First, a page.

Cinema Review: The Sisterhood of Night | Under the Radar - Music Magazine
Saturday, March 6th, 2021  

The Sisterhood of Night

Studio: Freestyle Releasing
Directed by Caryn Waechter

Apr 10, 2015 Web Exclusive
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The waters of high school are often difficult to navigate at best, treacherous at worst. The pressures of social status, burgeoning sexuality, and academic success collude to form a Drake’s Passage, which can pose near insurmountable obstacles for the adolescents trying to make it through to graduation. In Caryn Waechter’s new film, The Sisterhood of Night, the tribulations of high school serve as the backdrop for a modern retelling of the Salem Witch Trials of early America.

Set in upstate New York and based on Steven Millhauser’s short story, Sisterhood tells the tale of a group of girls—led by doyenne Mary Warren (Georgie Henley)—whose intimate and clandestine clique (the eponymous sisterhood) is the envy of every girl in school. They congregate in the woods at night. No one is really sure what they do around their bonfire, and the speculative rumors fly rampantly through town. The sisterhood is harmless gossip fodder, until aspiring sister Emily Parris (Kara Hayward) follows the exclusive quintet into the forest at midnight and emerges spewing accusations of physical assault and sexual abuse. Proliferated and exacerbated by the instantaneous ubiquity of social media, countless classmates soon join in the fray, claiming similar violations perpetrated by Mary Warren and her compatriots. In little time, Emily Parris’ blog is a safe haven where young women all across the country can unburden themselves of the sexual assault secrets they’ve been harboring for years, and The Sisterhood is the epicenter of mass paranoia from parents, teachers, and students alike.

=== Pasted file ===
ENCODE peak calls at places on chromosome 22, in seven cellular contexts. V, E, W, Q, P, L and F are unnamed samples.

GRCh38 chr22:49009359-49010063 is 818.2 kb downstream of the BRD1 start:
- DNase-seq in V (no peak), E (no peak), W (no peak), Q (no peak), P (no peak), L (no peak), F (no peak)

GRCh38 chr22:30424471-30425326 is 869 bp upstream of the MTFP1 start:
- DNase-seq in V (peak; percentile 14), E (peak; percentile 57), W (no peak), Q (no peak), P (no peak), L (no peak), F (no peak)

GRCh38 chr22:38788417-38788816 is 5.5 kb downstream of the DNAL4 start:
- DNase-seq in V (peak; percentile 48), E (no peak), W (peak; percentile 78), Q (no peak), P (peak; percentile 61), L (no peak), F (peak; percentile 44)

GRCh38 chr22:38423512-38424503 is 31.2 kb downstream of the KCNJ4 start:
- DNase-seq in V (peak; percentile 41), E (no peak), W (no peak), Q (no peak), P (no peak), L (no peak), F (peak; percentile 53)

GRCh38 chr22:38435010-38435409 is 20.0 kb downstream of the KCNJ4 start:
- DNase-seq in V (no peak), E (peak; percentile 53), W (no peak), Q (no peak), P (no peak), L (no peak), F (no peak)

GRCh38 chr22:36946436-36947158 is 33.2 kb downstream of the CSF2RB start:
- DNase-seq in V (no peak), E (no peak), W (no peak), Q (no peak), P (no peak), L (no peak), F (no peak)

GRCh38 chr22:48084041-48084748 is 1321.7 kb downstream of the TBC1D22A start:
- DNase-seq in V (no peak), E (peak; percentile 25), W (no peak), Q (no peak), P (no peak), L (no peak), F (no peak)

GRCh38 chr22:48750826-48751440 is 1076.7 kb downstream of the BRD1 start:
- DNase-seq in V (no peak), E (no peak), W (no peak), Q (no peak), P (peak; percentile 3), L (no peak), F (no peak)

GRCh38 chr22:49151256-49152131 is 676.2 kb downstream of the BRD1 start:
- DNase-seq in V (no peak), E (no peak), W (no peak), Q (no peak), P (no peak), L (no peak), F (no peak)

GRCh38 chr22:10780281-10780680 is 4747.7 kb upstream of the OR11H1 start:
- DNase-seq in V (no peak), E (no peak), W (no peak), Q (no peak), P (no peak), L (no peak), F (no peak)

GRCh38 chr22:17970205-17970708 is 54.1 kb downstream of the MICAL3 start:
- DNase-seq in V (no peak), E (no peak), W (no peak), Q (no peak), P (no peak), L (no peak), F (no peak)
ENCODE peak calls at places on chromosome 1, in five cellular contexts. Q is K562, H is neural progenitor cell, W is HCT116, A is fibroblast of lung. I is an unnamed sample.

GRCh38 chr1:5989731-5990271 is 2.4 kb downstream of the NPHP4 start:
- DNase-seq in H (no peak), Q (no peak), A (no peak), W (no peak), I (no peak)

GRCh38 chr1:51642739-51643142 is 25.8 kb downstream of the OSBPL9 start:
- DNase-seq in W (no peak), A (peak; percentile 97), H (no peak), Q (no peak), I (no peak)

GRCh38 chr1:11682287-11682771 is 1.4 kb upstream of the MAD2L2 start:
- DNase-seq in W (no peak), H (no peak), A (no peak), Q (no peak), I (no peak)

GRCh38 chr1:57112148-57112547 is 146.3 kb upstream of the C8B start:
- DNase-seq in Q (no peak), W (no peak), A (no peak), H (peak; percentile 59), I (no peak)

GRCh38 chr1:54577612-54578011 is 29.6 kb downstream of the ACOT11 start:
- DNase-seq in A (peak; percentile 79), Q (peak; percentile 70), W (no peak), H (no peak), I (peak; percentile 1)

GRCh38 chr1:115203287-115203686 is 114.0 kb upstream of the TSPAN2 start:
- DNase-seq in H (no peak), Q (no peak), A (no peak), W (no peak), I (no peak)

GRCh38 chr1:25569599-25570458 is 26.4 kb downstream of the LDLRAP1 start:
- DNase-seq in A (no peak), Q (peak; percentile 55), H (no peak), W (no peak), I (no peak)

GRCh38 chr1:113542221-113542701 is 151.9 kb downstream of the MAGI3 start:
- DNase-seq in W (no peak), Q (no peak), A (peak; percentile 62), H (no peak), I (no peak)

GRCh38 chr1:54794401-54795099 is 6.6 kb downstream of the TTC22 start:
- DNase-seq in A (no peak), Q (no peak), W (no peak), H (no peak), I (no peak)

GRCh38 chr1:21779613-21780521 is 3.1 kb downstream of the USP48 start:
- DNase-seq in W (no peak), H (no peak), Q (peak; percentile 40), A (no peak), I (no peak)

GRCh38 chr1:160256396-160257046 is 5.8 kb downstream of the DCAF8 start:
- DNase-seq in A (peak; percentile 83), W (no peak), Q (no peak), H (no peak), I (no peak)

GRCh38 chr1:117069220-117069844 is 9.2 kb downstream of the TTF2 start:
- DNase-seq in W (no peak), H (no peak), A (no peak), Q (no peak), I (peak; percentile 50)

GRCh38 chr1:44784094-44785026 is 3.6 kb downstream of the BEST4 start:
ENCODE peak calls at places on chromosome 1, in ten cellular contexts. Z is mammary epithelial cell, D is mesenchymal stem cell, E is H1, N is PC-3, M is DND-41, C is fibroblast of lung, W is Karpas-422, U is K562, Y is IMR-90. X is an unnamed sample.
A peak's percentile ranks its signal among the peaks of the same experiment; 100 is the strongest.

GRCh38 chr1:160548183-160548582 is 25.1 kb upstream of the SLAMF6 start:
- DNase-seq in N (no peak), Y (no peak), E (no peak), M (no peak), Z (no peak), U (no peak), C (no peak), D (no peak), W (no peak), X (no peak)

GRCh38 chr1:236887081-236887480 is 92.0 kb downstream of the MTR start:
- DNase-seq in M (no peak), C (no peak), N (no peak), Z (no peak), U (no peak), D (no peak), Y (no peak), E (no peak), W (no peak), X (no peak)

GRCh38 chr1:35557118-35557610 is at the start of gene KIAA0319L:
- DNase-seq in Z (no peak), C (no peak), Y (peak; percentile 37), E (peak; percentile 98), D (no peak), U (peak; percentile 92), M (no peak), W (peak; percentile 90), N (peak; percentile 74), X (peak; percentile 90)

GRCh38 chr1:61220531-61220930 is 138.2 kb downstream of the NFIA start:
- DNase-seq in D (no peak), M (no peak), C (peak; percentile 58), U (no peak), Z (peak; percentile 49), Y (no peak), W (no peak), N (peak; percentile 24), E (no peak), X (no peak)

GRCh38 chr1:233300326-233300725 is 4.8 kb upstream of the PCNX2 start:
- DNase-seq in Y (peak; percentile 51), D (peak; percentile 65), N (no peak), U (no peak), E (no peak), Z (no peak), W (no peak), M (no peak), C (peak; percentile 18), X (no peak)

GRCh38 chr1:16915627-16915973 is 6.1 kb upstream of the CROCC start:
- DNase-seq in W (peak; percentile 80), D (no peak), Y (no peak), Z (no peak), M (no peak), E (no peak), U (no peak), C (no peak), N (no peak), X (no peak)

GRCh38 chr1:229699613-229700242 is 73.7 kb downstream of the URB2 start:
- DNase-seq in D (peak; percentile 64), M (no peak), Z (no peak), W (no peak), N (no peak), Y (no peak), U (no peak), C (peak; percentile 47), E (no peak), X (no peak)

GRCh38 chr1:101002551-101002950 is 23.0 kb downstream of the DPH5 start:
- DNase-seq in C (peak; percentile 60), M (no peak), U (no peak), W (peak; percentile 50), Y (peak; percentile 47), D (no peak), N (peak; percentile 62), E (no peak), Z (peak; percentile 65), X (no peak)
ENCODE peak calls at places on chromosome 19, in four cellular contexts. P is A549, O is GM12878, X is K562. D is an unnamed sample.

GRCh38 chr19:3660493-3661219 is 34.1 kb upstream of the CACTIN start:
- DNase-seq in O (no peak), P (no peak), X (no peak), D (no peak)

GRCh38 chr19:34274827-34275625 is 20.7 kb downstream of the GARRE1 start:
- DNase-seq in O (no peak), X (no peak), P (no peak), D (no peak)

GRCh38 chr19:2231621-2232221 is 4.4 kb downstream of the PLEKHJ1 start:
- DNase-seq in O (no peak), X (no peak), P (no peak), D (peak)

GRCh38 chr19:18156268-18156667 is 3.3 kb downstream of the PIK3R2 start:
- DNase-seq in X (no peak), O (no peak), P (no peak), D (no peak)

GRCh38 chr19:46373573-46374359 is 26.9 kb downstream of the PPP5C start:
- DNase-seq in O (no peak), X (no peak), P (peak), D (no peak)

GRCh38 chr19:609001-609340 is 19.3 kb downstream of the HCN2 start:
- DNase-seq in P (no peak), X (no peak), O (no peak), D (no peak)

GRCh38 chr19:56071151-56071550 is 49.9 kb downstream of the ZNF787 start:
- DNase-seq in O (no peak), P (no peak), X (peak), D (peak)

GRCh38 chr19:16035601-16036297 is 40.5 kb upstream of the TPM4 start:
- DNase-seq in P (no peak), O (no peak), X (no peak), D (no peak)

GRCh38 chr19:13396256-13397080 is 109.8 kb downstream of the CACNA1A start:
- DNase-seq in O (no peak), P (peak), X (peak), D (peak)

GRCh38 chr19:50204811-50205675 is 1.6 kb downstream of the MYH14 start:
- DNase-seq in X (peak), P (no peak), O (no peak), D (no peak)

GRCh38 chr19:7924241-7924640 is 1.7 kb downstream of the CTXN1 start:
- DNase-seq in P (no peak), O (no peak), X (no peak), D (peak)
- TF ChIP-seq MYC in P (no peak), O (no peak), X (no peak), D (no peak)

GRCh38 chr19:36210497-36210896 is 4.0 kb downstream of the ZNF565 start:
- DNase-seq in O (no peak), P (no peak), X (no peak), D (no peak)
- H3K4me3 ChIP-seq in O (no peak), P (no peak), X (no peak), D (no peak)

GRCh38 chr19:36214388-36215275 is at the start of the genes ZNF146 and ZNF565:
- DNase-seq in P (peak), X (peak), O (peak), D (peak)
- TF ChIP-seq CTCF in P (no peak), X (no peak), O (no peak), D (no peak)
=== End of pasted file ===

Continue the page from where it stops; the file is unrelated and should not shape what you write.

The Sisterhood of Night portrays the emotional swells of high school as well as any film about those four years could hope. That said, Waechter and screenwriter Marilyn Fu stretch themselves a little thin in their attempt to cover as many subjects as possible, which many high schoolers across the country face on a daily basis. In addition to the aforementioned sexual abuse and social strivings, they incorporate rumors of inappropriate relationships between students and faculty, binge drinking, sickly parents, single parents, and even make a weak attempt at tackling cyber bullying. There’s so much going on in the world of the Sisterhood, so much drama engendered by their nighttime rituals, the story starts to buckle under its own weight. The girls themselves, stubborn and as of yet unworldly teenagers, refuse to honor their best judgment, even when it would be so easy to dig themselves out of their ever-deepening holes, prolonging and aggravating their circumstances. With an obvious target demographic of pre- and early teenage girls, Sisterhood is a novel, modernized retelling of the Salem Witch frenzy and the perils of high school, though perhaps a bit too overburdened for its own good.

Author rating: 5/10

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